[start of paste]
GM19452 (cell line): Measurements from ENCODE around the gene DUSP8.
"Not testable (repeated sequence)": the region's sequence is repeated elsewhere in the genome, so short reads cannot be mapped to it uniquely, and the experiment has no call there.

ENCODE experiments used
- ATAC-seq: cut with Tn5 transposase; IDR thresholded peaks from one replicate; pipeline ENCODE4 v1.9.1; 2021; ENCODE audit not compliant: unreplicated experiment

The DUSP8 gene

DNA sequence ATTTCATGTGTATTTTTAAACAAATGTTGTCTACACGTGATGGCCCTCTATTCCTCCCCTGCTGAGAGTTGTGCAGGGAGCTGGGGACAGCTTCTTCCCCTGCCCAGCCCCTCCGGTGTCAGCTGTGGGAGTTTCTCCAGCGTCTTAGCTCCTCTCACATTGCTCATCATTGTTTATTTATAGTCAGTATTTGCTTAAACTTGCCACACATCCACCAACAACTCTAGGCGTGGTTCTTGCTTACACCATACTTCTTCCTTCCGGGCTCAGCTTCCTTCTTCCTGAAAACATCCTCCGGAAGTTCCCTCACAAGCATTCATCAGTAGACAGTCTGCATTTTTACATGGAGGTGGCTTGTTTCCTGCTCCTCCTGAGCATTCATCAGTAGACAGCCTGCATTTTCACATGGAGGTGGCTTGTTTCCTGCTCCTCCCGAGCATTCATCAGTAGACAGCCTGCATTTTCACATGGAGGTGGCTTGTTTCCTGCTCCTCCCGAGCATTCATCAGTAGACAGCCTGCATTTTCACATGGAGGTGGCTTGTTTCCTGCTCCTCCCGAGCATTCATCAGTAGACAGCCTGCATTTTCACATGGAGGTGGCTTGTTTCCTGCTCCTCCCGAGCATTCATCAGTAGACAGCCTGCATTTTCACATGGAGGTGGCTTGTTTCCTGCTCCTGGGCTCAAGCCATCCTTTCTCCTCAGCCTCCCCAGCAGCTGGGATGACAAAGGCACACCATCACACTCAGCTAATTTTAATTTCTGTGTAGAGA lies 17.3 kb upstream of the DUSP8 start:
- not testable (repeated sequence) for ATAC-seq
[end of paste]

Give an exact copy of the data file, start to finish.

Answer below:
GM19452 (cell line): Measurements from ENCODE around the gene DUSP8.
"Not testable (repeated sequence)": the region's sequence is repeated elsewhere in the genome, so short reads cannot be mapped to it uniquely, and the experiment has no call there.

ENCODE experiments used
- ATAC-seq: cut with Tn5 transposase; IDR thresholded peaks from one replicate; pipeline ENCODE4 v1.9.1; 2021; ENCODE audit not compliant: unreplicated experiment

The DUSP8 gene

DNA sequence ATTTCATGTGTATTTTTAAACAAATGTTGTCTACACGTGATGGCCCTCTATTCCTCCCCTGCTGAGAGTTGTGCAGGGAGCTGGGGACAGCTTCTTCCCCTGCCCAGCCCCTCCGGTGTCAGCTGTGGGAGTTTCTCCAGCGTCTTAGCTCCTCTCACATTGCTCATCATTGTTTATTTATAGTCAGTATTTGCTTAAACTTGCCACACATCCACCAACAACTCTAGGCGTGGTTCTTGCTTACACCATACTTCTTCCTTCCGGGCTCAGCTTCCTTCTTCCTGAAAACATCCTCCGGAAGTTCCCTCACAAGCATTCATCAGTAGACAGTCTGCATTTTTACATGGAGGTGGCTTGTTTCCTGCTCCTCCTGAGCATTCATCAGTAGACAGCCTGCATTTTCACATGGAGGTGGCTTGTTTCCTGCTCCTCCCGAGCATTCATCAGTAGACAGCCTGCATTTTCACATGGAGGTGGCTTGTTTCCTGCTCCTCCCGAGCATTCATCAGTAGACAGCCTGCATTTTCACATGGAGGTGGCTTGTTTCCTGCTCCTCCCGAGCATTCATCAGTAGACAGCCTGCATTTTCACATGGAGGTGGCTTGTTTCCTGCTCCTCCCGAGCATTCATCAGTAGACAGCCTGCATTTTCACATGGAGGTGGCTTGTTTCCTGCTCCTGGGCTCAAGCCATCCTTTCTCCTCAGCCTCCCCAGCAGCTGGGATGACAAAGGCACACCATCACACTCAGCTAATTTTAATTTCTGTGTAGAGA lies 17.3 kb upstream of the DUSP8 start:
- not testable (repeated sequence) for ATAC-seq